Working memory is the ability to hold and process information in your mind and then to use that information within a short time frame. For example, recalling each step of a recipe as you cook uses your working memory. Children with epilepsy commonly have problems with working memory, which can stem from epilepsy itself or from long-term use of anti-seizure medications. Working memory problems can have negative impacts on learning, reasoning, memory, attention and quality of life.
To address these concerns – without the use of medications – Dr. Elizabeth Kerr at the Hospital for Sick Children is testing a commercially available computer intervention known as Cogmed for children with epilepsy and working memory problems. The Cogmed RoboMemo program helps to build working memory skills through games that adjust to a child’s abilities. Positive feedback, rewards and coaching were included to encourage continued use of the program.
In her 2015 study, Dr. Kerr looked at whether intensive use (5 days a week for 5-7 weeks) of Cogmed could immediately improve the working memory of children with epilepsy. Compared to children on the waiting list, the group that completed Cogmed performed better on new, untrained tasks – such as backwards number recall, counting recall and visual-spatial tests. Based on an additional analysis, it was found that 50% or more of the children who completed Cogmed training displayed improvements in several aspects of their working memory.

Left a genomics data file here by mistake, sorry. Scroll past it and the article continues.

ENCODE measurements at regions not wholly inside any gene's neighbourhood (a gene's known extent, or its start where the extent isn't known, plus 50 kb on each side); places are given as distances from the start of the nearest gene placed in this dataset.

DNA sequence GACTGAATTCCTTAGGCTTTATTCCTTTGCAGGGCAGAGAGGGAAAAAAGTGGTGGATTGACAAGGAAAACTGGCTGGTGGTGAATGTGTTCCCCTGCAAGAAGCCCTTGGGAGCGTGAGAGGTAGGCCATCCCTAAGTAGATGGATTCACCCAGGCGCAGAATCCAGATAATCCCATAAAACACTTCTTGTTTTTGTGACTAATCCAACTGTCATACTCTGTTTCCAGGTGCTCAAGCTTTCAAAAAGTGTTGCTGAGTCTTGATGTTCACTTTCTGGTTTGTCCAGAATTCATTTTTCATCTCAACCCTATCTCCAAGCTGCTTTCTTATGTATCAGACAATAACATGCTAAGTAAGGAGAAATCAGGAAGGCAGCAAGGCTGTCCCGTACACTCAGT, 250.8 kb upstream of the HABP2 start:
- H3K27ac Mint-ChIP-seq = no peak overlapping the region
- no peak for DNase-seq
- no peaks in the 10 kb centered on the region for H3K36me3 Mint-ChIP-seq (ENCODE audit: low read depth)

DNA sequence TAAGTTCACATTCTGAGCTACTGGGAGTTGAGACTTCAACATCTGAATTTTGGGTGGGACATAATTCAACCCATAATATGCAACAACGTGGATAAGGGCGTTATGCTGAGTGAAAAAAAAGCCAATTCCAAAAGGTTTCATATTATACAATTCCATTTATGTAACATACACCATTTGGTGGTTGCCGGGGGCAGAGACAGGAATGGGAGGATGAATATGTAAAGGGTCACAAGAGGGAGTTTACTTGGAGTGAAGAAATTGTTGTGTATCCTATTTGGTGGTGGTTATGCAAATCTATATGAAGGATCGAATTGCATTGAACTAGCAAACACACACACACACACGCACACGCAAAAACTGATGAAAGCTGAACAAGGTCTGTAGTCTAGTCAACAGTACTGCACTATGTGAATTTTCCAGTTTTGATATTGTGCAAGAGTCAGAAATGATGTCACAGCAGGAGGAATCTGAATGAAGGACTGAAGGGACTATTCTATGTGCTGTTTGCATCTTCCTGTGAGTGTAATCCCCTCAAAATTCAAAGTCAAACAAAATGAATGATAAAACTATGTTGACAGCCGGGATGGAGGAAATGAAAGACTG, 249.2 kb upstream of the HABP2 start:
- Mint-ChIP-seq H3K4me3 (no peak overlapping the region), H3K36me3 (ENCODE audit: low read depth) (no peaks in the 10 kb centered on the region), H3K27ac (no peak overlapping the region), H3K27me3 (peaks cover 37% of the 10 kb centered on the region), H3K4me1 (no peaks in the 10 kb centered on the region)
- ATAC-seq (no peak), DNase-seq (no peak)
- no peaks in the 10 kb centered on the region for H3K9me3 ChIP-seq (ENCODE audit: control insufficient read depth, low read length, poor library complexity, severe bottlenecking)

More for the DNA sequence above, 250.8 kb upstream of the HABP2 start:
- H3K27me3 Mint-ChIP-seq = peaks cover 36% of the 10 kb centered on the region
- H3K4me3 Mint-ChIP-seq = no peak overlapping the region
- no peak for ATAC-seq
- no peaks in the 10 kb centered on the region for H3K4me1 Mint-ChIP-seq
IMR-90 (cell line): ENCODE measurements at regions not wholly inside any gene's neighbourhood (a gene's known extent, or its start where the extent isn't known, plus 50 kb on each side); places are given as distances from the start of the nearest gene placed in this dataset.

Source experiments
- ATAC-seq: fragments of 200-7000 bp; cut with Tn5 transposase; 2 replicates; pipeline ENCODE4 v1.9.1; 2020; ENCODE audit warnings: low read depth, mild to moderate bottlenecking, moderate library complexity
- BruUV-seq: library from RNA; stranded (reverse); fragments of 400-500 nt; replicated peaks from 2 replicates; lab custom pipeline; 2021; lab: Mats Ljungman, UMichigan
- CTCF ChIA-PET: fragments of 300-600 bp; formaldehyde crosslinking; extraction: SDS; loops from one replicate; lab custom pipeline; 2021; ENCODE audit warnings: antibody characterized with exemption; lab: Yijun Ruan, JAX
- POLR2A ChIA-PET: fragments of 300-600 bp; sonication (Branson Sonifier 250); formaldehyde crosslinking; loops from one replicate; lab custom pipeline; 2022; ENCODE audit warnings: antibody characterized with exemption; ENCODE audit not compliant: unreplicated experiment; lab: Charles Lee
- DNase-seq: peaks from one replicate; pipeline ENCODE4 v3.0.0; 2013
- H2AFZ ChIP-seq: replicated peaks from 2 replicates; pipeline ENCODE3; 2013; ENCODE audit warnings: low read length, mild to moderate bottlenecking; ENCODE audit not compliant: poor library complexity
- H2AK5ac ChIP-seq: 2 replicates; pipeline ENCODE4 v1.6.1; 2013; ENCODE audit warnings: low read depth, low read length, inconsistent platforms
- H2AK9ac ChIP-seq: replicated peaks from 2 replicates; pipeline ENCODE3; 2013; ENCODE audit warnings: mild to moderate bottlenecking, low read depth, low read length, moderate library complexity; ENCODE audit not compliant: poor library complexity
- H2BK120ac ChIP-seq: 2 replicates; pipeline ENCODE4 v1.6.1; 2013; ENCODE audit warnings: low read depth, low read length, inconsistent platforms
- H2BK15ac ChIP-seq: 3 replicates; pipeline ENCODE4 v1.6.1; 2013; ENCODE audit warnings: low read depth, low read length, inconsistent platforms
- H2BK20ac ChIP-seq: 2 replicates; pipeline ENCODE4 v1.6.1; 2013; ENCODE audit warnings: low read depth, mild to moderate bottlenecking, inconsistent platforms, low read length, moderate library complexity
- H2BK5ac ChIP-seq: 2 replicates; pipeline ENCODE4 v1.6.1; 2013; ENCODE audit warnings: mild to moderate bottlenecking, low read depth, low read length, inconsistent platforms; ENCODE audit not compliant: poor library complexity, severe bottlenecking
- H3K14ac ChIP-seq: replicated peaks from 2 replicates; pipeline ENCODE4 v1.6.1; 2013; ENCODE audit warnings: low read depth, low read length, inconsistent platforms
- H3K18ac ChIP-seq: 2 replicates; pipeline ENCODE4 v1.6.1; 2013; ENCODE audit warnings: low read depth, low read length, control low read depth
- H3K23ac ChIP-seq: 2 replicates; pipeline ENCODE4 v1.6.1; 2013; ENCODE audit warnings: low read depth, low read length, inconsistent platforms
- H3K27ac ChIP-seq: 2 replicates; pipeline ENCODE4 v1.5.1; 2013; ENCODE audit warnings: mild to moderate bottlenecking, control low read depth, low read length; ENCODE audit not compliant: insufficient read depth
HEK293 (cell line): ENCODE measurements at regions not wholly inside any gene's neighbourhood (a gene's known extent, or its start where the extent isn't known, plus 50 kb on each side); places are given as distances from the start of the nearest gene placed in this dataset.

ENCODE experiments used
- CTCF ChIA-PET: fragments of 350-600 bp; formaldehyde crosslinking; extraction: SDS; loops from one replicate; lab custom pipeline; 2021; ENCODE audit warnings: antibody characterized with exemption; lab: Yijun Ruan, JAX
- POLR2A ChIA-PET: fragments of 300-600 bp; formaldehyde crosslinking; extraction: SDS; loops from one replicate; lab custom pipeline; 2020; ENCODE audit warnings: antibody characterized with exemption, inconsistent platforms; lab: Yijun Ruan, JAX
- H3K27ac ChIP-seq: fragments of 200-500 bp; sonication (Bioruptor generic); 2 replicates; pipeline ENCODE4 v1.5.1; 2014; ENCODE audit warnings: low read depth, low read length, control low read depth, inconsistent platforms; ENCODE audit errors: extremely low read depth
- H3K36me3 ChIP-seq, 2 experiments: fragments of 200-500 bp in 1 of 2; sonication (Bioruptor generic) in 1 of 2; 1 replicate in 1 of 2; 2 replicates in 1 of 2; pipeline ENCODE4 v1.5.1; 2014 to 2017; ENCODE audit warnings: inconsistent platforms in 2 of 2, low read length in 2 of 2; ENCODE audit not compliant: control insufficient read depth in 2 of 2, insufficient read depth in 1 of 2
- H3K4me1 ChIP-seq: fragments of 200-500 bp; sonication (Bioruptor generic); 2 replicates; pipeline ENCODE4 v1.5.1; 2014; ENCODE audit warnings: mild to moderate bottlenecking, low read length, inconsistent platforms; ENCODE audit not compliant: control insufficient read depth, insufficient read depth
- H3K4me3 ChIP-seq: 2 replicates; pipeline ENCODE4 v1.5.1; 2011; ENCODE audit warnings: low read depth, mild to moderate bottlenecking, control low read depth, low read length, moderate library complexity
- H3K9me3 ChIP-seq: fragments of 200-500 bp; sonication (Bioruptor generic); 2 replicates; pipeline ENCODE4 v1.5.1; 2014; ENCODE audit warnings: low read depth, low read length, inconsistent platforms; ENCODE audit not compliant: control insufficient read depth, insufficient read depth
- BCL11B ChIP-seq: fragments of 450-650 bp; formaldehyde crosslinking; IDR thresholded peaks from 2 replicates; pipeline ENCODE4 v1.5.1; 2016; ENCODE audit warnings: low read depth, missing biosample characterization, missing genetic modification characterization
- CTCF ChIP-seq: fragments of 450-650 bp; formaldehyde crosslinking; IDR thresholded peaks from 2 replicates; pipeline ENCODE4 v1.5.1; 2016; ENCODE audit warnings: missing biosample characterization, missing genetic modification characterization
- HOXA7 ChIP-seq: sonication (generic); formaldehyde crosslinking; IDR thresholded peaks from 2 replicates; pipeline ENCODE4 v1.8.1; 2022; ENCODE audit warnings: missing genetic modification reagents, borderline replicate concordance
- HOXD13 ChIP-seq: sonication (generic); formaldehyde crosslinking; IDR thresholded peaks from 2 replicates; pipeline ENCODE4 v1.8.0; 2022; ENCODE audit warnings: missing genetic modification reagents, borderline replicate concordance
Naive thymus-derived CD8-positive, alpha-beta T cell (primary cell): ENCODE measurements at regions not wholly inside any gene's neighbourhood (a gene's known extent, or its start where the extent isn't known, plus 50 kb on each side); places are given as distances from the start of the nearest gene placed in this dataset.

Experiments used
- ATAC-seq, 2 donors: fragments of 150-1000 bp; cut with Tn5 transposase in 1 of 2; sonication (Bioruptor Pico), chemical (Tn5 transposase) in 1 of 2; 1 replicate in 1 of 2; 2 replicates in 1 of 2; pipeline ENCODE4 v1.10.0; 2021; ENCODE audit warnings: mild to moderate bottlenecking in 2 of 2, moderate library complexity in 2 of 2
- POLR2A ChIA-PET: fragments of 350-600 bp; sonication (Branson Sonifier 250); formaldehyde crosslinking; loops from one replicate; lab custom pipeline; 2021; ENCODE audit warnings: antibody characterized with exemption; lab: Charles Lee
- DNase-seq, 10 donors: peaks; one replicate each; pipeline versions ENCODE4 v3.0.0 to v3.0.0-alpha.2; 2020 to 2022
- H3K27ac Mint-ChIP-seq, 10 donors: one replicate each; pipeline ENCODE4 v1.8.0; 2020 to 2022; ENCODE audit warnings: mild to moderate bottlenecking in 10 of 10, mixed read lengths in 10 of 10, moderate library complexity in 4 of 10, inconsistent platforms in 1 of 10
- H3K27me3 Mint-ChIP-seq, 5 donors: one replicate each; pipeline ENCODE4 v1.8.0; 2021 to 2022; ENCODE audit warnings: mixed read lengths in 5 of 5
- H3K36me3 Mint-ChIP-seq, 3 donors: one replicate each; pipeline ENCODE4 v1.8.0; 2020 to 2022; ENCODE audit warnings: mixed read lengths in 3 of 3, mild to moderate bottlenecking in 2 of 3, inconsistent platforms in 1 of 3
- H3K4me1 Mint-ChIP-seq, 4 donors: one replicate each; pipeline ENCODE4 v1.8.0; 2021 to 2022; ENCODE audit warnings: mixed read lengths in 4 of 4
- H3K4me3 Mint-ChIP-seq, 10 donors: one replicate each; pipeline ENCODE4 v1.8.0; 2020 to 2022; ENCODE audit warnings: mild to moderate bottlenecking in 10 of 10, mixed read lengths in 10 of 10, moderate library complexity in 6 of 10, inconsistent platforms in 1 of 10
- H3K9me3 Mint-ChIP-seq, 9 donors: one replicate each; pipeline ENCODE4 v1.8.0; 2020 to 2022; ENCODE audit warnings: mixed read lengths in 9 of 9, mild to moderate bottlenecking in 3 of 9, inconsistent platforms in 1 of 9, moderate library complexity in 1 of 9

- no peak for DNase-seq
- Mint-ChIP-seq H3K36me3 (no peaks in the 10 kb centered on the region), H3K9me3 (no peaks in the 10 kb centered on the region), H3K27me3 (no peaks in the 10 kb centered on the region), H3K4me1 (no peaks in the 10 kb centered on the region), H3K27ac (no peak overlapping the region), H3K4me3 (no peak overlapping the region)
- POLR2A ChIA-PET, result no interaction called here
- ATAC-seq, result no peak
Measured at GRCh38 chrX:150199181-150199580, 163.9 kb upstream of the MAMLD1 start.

In her new publication, Dr. Kerr looks at the effects of Cogmed training 3 months later. In this study, children showed improvements in hearing and vision-based working memory both immediately after Cogmed testing and at 3 month follow-up. Visual attention span was also significantly higher at 3 months when compared to before the Cogmed training. However, Cogmed did not significantly improve visual-verbal working memory or reasoning at 3 months.
Overall, these studies highlight the benefits of Cogmed for hearing and vision-based working memory in children with epilepsy. Although more needs to be done to better understand its effectiveness and benefits in the long-term, these important findings point to a new, non-medical way of improving a child’s working memory and overall quality of life.